Lifetime Achievement Award Recipient - Don Shriver

Eric Mount thoughtfully sent me an advance a copy of what he planned to say in his introduction of this occasion. I thanked him for his echoes of our work together when he was at Duke and I was at NC State, but I said to him: you know, there may be something missing. "There are some folk who think of me as undertaking to help Union Seminary recover institutionally from an apparent threat to its institutional existence in the 1970s." Helping an institution to recover itself was not my specialty but I must confess that helping such a recovery appealed to me as a significant life challenge.

As I was on the edge of accepting that challenge, the Dean of Emory's Candler School of Theology, Jim Laney, a member of this Society, must have observed my tilt towards taking initiatives, for he said out of his own experience, "You will find at Union that anything you think of doing will require cooperation with other actors in the institution."

It was an important reminder, one that no ethicist is likely to ignore. I'd like to think that we get invited to be leaders of institutions, not because we are more ethical than scholars of other disciplines but because we know that the study of ethics equips some of us to search for multi-valued and multi­ agent choices. (That respect for other agents of social justice impelled me to strike up teaching partnerships with faculty in five other professional schools across Broadway.) Some of my friends in this Society advised caution about Union's apparent interest in offering me the job as the first southerner, a non-graduate of Union, not yet an academic with any obvious experience as a seminary president, not to speak of one in 1970 with a reputation as a fractious faculty and an equally fractious body of students scarcely recovered from organized opposition to the Vietnam war.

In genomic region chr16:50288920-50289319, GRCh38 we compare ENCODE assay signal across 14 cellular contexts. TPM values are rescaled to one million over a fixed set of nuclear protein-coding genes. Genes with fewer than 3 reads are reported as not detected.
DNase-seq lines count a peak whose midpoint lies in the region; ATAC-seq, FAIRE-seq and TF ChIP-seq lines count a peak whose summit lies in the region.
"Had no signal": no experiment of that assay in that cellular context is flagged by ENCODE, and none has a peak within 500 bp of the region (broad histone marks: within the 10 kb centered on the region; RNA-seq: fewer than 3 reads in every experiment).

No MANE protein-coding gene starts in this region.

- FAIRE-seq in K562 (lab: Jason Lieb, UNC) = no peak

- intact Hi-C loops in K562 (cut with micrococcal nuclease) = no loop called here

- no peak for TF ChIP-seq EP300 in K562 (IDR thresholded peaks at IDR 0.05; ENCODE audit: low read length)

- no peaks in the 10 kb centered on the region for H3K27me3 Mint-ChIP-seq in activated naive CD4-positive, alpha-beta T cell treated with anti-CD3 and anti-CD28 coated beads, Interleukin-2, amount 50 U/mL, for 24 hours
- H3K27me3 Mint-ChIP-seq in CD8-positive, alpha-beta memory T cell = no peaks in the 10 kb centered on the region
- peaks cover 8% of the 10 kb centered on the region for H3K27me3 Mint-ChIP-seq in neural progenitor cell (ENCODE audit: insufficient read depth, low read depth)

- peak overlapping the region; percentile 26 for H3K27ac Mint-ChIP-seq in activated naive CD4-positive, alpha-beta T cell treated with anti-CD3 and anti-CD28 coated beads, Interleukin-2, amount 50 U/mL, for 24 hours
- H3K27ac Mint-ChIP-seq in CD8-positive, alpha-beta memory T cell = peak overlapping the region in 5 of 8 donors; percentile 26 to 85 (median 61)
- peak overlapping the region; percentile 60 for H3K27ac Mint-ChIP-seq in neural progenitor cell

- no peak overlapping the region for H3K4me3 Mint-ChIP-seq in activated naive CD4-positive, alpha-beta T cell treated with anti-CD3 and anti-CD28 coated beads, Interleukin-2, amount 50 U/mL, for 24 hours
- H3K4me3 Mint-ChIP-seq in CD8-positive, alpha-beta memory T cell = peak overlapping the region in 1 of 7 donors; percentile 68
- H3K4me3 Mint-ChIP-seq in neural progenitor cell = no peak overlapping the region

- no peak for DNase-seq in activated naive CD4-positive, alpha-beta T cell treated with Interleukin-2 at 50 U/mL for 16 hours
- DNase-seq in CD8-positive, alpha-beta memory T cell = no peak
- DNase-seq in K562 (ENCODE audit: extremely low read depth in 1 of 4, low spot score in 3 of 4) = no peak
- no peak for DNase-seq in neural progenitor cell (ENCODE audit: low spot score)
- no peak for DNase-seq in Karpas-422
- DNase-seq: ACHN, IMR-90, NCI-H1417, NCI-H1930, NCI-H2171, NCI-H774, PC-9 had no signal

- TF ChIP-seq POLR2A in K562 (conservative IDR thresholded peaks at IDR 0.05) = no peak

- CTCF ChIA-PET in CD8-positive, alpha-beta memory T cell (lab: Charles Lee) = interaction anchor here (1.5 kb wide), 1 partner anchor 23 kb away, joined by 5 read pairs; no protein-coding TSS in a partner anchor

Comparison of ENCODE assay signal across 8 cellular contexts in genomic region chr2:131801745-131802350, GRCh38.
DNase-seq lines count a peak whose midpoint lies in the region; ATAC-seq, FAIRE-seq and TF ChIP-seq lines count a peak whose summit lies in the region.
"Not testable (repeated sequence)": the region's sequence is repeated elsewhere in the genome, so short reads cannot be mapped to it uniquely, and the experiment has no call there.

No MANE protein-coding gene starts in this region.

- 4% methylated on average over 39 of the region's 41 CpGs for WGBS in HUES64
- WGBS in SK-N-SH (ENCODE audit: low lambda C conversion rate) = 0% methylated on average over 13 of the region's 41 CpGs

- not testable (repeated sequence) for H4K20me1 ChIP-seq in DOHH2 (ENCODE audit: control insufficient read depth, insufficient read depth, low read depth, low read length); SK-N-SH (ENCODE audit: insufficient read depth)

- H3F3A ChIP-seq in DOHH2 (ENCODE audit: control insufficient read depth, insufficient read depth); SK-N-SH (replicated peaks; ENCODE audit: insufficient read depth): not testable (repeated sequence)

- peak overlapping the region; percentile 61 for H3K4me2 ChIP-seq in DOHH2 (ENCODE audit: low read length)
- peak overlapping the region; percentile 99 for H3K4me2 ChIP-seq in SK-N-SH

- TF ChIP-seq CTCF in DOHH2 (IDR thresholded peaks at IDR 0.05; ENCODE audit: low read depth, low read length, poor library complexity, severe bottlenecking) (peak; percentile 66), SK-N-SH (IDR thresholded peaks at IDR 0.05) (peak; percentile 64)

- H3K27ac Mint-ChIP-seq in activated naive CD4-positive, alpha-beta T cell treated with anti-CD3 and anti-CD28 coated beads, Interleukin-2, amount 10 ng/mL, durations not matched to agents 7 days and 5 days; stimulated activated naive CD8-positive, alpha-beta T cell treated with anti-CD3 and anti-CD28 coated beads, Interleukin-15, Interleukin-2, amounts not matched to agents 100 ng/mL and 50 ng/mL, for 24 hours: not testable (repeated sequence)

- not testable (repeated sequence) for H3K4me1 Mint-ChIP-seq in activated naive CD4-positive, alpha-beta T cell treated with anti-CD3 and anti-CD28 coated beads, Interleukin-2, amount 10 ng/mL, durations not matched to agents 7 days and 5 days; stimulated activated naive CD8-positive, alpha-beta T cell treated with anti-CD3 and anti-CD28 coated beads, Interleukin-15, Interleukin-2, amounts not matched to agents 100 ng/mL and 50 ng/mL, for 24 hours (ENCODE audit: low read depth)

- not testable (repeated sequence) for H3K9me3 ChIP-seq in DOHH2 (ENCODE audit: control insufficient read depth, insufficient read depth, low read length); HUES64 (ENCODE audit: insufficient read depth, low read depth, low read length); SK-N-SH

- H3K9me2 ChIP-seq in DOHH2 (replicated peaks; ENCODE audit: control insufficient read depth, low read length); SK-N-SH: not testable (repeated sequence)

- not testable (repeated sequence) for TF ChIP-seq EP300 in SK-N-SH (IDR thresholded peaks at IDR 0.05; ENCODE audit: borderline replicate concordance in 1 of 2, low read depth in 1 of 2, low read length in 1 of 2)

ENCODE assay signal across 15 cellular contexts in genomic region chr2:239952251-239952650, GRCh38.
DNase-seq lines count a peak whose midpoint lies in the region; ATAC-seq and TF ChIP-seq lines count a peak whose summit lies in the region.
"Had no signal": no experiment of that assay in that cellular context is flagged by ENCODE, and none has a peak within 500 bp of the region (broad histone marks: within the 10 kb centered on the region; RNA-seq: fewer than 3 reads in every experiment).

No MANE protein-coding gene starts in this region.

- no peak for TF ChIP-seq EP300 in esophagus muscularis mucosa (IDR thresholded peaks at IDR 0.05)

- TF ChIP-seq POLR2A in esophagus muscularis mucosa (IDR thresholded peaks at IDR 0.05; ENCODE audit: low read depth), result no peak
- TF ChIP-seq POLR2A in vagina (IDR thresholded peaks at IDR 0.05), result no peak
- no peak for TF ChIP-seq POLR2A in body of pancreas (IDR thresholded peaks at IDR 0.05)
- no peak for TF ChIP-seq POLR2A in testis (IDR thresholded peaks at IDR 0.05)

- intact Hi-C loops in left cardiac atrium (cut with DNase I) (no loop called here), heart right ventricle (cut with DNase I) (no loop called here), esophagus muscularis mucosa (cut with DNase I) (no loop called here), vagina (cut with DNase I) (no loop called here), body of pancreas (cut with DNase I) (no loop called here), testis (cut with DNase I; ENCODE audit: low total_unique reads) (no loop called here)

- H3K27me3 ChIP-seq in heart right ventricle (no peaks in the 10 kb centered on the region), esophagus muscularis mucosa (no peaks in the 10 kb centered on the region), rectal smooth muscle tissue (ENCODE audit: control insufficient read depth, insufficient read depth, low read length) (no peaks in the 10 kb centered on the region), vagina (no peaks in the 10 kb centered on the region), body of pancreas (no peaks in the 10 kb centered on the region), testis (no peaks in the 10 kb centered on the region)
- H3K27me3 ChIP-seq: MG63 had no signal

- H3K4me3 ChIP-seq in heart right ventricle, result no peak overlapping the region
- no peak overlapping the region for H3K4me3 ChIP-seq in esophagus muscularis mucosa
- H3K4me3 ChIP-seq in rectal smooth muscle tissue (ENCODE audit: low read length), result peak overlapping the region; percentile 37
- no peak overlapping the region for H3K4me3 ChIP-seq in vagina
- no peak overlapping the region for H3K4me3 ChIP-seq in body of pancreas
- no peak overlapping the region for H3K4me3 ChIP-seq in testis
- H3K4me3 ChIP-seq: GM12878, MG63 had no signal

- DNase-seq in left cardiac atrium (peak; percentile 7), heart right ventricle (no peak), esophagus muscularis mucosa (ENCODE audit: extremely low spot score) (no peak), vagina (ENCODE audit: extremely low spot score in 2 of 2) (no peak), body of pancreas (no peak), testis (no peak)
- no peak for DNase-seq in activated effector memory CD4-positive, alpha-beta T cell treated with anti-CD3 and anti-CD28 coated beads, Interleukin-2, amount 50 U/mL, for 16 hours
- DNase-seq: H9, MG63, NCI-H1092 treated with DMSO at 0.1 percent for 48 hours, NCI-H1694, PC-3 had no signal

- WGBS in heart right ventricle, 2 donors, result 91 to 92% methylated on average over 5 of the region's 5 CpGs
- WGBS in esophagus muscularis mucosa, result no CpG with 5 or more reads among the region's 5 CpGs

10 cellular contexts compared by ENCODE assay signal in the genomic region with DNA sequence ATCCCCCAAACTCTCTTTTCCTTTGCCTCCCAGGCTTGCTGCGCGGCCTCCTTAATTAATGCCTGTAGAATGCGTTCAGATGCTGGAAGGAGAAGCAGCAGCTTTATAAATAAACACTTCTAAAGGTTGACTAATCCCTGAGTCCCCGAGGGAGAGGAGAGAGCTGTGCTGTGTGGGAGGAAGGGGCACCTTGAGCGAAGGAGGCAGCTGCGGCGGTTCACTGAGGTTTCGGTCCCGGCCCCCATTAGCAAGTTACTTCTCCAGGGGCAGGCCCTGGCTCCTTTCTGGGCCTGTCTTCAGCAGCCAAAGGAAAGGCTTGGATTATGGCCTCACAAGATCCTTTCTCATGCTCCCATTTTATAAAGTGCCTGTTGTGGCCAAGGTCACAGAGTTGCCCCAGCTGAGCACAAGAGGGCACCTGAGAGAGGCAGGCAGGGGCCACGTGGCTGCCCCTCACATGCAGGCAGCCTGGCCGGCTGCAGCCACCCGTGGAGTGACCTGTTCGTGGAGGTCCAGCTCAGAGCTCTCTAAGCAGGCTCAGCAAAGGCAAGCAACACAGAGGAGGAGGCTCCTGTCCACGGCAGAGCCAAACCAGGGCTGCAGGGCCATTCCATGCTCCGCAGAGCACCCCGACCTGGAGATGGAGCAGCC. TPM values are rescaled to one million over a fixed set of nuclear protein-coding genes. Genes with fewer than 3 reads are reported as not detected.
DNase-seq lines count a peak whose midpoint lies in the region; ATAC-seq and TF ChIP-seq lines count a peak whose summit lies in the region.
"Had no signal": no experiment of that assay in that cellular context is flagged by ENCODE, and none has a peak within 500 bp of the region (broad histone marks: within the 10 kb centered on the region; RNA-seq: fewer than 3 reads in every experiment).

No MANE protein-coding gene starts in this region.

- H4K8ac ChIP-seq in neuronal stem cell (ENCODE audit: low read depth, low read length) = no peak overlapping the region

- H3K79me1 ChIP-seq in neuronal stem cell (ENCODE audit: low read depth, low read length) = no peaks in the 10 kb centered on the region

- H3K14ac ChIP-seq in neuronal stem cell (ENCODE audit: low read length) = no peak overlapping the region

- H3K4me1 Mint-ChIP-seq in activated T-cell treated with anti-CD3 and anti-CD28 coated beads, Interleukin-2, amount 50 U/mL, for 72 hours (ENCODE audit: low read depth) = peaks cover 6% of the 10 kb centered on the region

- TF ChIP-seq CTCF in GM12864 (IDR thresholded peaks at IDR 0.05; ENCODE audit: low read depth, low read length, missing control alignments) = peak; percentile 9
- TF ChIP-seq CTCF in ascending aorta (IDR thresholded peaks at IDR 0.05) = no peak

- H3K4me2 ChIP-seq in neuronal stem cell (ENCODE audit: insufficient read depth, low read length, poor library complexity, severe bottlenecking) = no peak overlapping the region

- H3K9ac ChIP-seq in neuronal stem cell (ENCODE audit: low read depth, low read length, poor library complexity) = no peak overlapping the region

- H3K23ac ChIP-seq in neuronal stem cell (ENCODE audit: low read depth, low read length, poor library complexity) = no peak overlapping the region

A member of this society, Bill May, was consulted about these problems, and he recommended some bylaw changes that restored certain powers to the faculty. As every member of this society knows, by-laws and laws in general do not solve human conflicts. Least of all do they solve lingering resentments left over from past conflicts. Having written a PhD thesis on forgiveness in human affairs I knew something about that therapy for healing of wounds in collective human connections, but knowing about forgiveness and enacting it in a faculty still hurting from arguments over dismissing a president and taking sides in a national upheaval about a war were challenges of another order.